Friday, September 02, 2005


I sent the following e-mail to Rich Lowry of National Review and he published it in the magazine's blog, The Corner: (grammatical errors are mine)

The Corner: I just read your spot-on piece about the Coming Battle Over New Orleans. Sadly, I think the New Orleans Flood has destroyed Republicans in the eyes of many poor and black people around the country. Ken Mehlman's extension of the olive branch to the NAACP is long-forgotten, the "September 10th" of racial reconciliation speeches. Whenever the GOP will try to outreach to Blacks, white and black Democratic leaders will say, "remember New Orleans!" The new battle cry of racial demagoguery will be even more effective than the Florida recount fiasco of 2000. Even though I think that the city and state (Democratic leaders of a predominately black city) stranded those innocent people at the SuperDome and Convention Center, the Republican party will be blamed for leaving poor blacks high and dry.

The only way I can see any hope is if Bush throws the whole weight of his administration toward rebuilding New Orleans into an even better city for these people who were obviously overlooked as everyone high-tailed it out of New Orleans. I don't think it'll happen and I'll be sad to see GOP efforts fail while Democrats continue string black voters along.

This is some of what wrote Rich Lowry wrote in his article, The Coming Battle Over New Orleans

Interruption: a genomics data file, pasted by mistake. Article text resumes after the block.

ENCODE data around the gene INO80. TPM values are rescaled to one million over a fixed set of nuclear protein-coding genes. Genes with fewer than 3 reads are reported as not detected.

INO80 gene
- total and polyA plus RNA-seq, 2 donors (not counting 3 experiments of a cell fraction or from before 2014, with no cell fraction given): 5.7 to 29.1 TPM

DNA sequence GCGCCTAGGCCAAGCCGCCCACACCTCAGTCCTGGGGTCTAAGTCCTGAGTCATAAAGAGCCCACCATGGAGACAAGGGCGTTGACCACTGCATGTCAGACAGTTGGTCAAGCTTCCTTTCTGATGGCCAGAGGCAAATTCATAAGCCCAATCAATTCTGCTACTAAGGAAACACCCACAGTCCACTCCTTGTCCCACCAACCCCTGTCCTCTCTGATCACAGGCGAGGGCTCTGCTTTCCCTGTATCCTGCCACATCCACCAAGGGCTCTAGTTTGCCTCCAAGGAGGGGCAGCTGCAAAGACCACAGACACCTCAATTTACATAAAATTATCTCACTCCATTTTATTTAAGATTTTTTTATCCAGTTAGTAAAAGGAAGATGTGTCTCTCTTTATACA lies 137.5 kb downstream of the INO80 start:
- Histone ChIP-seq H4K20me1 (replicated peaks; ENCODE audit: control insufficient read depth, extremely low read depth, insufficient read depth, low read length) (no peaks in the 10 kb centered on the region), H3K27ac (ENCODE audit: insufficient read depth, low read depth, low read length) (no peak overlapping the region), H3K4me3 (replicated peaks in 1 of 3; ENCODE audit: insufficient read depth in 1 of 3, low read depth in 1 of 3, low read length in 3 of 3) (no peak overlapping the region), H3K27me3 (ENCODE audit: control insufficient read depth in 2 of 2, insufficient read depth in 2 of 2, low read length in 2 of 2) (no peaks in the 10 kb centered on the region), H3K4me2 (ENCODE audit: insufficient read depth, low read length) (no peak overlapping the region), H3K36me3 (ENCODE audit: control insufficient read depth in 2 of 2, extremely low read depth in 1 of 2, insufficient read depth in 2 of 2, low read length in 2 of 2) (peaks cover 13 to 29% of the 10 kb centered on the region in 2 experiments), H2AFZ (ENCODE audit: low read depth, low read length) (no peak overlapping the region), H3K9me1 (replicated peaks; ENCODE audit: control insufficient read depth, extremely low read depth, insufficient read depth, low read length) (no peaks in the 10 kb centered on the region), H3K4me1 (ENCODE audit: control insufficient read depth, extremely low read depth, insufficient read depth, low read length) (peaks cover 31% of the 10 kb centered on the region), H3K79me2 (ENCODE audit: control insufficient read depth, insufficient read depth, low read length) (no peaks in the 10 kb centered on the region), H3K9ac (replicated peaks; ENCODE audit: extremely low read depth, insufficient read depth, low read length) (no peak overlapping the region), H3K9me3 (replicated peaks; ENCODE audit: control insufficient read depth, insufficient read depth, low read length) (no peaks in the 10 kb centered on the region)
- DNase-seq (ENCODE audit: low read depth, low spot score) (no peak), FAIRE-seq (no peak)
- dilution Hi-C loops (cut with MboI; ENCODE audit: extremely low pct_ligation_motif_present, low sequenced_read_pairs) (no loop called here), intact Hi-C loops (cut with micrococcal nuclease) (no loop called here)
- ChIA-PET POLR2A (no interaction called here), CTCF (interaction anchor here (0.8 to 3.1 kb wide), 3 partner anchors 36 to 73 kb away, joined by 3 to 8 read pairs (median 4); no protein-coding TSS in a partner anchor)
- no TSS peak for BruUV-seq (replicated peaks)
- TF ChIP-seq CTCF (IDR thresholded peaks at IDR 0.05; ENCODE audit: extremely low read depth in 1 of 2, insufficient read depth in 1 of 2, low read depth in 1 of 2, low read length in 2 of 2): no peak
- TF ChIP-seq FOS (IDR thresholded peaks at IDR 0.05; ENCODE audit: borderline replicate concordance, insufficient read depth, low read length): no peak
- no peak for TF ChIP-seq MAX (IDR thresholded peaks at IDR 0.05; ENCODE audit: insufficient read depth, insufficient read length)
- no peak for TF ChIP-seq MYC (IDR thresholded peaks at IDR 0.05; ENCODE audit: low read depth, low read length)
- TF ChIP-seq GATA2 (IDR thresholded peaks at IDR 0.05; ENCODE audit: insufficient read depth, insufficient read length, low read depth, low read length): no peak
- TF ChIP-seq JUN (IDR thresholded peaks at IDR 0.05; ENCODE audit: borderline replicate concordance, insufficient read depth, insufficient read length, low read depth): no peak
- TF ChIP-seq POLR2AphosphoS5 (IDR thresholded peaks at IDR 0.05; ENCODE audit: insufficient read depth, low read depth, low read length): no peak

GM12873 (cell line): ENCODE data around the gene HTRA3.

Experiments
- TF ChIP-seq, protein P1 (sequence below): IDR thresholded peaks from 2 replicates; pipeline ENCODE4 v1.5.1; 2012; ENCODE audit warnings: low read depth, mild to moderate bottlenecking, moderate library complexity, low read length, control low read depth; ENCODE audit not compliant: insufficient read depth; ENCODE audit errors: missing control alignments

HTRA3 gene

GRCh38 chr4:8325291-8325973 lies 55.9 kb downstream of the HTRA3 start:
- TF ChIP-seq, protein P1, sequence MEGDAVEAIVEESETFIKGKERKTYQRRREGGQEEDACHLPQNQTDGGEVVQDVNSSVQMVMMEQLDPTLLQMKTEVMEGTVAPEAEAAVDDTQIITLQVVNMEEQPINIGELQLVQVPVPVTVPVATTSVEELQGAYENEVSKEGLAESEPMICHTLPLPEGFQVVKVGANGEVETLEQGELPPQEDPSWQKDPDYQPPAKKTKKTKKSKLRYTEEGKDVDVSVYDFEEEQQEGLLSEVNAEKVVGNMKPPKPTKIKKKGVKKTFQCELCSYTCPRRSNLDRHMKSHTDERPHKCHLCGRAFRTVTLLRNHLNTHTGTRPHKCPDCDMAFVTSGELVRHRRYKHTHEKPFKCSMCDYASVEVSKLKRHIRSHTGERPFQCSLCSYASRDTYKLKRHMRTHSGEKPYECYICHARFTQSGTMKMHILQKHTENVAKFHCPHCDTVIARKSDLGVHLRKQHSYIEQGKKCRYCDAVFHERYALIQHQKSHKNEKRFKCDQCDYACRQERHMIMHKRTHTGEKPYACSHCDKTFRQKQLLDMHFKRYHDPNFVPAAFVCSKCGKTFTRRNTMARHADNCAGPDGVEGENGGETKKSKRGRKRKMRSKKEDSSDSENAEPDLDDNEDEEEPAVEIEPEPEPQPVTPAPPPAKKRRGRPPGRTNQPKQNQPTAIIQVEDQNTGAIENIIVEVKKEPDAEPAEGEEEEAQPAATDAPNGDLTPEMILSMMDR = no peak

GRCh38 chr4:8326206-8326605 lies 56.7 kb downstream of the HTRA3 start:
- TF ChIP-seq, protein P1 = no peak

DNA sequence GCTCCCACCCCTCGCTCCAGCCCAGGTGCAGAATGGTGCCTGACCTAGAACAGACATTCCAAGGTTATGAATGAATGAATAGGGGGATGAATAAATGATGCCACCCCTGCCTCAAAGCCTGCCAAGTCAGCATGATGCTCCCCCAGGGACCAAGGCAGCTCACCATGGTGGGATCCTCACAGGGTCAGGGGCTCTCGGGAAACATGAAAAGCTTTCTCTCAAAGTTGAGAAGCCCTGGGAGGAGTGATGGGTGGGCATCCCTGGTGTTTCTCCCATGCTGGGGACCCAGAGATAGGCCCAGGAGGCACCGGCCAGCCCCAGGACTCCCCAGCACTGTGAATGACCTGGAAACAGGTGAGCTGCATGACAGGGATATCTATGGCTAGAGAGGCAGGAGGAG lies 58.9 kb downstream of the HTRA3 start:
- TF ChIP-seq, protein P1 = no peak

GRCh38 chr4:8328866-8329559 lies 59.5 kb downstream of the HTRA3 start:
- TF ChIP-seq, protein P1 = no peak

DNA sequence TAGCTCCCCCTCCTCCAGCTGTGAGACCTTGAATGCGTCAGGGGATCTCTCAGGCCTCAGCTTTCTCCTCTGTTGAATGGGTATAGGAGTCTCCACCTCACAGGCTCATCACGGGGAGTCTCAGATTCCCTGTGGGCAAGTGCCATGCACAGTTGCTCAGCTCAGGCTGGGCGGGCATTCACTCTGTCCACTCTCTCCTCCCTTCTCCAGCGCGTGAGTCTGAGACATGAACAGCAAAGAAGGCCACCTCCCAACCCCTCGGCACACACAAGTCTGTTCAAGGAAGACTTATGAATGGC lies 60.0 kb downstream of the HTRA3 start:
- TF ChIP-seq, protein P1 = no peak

In many senses, however, poverty is indeed dangerous. The root of it, more than anything else, is the breakdown of the family. Roughly 60 percent of births in New Orleans are out of wedlock. If people are stripped of the most basic social support — the two-parent family — they will be more vulnerable in countless ways, especially, one assumes, in moments of crisis like that that has befallen New Orleans. If the tableaux of suffering in the city prompts meaningful soul-searching, perhaps there can be a grand right-left bargain that includes greater attention to out-of-wedlock births from the Left in exchange for the Right’s support for more urban spending (anything is worth addressing the problem of fatherlessness).

Unfortunately, the post-catastrophe debate will probably be toxic and unhealthy, just like the oily, fetid waters of New Orleans.

Rich Lowry: The Coming Battle Over New Orleans



This article, via Kathryn Jean Lopez, was published over the weekend, before Hurricane Katrina hit New Orleans

Gov. Kathleen Blanco, standing beside the mayor at a news conference, said President Bush called and personally appealed for a mandatory evacuation for the low-lying city, which is prone to flooding.

Mayor Nagin conceded before the storm hit the city would not even be providing nourishment for those staying at the SuperDome

"This is a once in a lifetime event," the mayor said. "The city of New Orleans has never seen a hurricane of this magnitude hit it directly," the mayor said.

He told those who had to move to the Superdome to come with enough food for several days and with blankets. He said it will be a very uncomfortable place and encouraged everybody who could to get out.

Nola.com: NewsFlash - Mandatory evacuation ordered for New Orleans



The overwhelmed Mayor of New Orleans, Ray Nagin was not up to the job. He sent out an "S.O.S." and had a profanity laced meltdown in a radio interview instead of rolling up his sleeves and saving his city.

As soon as the World Trade Center was on fire, Rudy Giuliani told his police commissioner Bernard Kerik, "Thank God we have George Bush in the White House."